It literally took me an entire year
My friend interned at a publisher and got an advance uncorrected proof before it even came out.
Gave it to me.
…I still haven’t finished.
You lightweights. Tony Bennett at Knockabout was kind enough to send me an early copy a couple of months before it came out, and I managed to finish it by release day.
Read this week’s comics half asleep. Not sure that’s helpful. It probably took the edge off all three.
Walk Through Hell #4 - continues to enthrall, but it’s literally still all back story. There’s little forward momentum in the current day scenes, and that’s becoming exasperating.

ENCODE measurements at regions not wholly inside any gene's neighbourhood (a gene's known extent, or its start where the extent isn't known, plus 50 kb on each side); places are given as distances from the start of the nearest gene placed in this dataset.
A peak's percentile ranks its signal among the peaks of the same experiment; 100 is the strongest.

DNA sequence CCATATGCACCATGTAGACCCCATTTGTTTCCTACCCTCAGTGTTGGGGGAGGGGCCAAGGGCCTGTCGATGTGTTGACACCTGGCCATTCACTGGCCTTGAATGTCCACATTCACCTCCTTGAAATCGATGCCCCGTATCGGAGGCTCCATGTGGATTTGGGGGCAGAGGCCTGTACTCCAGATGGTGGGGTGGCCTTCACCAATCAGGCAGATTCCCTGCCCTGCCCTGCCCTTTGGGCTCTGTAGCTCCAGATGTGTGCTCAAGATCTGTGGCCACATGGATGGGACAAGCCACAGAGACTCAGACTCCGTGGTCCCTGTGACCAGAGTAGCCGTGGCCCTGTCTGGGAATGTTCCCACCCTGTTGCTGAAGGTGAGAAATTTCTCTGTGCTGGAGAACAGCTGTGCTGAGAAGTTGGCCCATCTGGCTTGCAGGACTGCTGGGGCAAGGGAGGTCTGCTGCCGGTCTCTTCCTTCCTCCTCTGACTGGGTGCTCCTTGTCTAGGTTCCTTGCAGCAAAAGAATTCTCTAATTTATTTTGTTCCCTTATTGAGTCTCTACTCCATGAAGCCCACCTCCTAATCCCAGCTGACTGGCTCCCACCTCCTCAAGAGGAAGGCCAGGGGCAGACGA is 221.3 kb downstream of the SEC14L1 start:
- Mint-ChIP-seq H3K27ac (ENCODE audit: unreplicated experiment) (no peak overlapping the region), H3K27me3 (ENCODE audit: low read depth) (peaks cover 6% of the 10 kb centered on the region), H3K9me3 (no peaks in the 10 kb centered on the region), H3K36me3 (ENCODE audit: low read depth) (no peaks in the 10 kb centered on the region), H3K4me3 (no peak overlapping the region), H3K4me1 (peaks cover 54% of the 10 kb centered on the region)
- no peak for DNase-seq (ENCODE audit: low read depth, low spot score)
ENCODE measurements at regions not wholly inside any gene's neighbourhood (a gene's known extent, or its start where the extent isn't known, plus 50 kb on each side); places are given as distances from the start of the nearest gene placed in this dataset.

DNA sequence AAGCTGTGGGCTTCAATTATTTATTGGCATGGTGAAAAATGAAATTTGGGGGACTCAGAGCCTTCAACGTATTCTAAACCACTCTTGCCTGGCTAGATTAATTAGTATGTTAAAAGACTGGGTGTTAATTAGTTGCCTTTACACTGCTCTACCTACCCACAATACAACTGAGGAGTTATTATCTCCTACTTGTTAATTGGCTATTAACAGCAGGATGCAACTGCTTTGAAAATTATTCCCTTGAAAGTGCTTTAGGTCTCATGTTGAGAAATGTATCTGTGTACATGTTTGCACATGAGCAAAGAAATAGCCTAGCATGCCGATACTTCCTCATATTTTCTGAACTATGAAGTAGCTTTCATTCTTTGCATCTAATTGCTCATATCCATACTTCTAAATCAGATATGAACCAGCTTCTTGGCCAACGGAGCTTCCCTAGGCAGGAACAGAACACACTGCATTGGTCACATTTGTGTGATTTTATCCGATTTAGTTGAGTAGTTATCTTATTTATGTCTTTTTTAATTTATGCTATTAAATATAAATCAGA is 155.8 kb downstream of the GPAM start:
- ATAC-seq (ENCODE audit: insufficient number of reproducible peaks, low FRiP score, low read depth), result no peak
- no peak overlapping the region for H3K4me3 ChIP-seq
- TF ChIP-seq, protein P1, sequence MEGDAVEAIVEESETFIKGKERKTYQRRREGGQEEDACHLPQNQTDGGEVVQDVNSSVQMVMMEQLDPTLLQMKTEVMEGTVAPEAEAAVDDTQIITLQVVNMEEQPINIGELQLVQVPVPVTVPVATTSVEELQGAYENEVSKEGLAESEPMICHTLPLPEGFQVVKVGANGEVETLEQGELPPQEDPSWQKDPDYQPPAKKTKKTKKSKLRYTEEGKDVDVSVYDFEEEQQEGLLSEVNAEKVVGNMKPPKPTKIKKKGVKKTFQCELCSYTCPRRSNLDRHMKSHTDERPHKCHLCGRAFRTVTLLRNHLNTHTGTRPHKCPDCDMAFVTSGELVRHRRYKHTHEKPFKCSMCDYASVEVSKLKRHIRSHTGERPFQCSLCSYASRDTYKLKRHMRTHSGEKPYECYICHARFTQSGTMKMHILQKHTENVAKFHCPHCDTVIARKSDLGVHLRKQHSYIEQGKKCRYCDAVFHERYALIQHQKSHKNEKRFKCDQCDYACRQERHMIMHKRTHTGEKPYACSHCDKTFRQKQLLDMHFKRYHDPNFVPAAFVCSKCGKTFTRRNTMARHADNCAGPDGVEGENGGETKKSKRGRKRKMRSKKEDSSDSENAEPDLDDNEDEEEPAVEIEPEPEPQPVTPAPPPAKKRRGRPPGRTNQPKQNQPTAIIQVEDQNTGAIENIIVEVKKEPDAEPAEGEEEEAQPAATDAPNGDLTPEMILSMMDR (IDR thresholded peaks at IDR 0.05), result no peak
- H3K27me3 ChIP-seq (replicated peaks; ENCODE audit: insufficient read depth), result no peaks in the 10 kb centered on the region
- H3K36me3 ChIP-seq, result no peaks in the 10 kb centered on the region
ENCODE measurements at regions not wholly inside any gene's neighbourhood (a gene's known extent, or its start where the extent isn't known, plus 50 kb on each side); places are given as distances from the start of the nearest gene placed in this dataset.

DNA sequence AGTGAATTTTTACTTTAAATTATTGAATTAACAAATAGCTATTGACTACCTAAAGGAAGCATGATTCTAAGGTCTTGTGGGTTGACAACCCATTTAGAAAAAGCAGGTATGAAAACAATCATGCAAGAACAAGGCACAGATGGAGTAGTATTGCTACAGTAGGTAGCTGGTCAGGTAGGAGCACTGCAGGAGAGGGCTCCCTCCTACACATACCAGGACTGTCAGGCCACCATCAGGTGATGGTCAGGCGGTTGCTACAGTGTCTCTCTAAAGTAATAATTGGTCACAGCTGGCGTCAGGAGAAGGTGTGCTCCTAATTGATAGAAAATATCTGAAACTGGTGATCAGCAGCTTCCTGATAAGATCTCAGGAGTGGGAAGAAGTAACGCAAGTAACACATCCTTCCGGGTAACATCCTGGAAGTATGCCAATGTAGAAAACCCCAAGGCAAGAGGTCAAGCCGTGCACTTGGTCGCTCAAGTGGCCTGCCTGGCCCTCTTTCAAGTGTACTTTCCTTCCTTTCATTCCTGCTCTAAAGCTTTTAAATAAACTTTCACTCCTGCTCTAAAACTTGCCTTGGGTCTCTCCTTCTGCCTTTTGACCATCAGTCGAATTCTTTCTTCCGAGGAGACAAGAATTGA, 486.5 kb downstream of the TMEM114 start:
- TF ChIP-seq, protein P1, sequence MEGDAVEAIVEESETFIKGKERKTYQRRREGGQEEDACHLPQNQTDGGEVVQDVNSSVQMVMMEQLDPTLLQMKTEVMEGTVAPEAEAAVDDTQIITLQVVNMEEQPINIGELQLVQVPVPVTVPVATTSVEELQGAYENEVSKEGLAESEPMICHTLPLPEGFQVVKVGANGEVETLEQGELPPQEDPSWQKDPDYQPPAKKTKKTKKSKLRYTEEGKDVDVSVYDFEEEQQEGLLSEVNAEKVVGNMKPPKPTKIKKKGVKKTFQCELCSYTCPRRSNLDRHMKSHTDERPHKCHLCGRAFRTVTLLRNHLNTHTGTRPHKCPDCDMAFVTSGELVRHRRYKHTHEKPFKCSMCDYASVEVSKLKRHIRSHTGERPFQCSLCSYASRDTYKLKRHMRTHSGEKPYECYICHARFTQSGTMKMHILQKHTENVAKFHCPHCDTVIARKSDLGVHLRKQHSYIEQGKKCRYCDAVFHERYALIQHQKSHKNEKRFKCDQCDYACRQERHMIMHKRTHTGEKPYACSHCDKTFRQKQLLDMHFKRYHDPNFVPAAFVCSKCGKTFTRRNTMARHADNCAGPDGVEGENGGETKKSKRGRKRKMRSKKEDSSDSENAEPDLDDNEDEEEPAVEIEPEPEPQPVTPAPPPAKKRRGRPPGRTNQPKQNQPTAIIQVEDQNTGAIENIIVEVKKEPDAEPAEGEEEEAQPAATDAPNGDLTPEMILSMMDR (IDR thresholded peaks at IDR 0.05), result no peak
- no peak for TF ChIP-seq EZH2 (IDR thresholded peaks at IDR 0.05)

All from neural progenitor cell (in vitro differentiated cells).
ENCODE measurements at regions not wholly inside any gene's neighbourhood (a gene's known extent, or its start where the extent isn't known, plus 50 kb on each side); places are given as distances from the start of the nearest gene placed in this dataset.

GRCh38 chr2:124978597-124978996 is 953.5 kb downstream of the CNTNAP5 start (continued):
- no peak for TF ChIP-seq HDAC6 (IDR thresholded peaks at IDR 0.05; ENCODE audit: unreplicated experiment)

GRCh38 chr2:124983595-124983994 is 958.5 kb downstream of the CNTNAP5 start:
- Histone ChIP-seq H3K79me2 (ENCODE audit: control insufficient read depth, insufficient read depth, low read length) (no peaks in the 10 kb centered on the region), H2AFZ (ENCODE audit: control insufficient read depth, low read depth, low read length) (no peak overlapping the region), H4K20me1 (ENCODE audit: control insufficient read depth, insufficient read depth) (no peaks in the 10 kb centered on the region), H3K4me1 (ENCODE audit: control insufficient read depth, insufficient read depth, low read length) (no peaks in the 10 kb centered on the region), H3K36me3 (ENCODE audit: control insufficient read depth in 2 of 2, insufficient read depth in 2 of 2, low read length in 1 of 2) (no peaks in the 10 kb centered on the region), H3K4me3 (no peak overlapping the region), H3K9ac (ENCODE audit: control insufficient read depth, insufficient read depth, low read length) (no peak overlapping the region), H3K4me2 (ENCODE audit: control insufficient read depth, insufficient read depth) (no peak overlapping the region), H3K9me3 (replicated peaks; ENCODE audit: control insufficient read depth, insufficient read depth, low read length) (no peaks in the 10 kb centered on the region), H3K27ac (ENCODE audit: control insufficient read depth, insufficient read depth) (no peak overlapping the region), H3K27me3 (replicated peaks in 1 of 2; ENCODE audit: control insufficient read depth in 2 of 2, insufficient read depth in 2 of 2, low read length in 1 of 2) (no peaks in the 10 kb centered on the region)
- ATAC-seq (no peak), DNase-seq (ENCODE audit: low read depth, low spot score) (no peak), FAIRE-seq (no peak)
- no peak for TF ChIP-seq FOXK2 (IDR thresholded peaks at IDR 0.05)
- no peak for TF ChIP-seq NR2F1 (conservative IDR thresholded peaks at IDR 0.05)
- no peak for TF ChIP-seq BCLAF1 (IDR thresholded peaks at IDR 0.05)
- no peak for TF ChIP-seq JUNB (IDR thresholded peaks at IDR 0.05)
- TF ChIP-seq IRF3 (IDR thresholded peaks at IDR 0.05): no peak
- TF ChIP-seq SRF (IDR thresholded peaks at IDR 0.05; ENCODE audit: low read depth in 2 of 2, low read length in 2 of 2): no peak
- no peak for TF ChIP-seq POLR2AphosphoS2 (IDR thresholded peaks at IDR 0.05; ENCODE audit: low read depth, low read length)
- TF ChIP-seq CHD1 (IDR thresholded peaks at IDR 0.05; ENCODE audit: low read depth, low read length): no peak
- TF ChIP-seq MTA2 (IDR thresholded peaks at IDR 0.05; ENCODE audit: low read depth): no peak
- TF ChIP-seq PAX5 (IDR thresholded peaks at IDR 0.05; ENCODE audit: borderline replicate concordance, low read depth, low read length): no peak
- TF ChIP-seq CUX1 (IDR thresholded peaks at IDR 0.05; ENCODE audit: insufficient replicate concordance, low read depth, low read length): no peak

Scarlet #1 - the first issue of the third volume does not display the bite or social awareness that the earlier issues did. It’s a little disappointing, as Bendis clearly still has that in him, but the visceral anger is not on display here. I think that the real world craziness of recent years has overtaken the fictional setting of this book, rendering it toothless and safe in comparison.
After an enjoyable start, Extermination #2 loses focus and gets bogged down in too many X-Men vying for screen time. The O5 become almost bystanders, and that’s unfortunate considering that this is supposed to be their big finale. The art and colour work is still superb though, and almost worth the price of admission.
I have a friend who borrowed it from the library and finished it before it was due back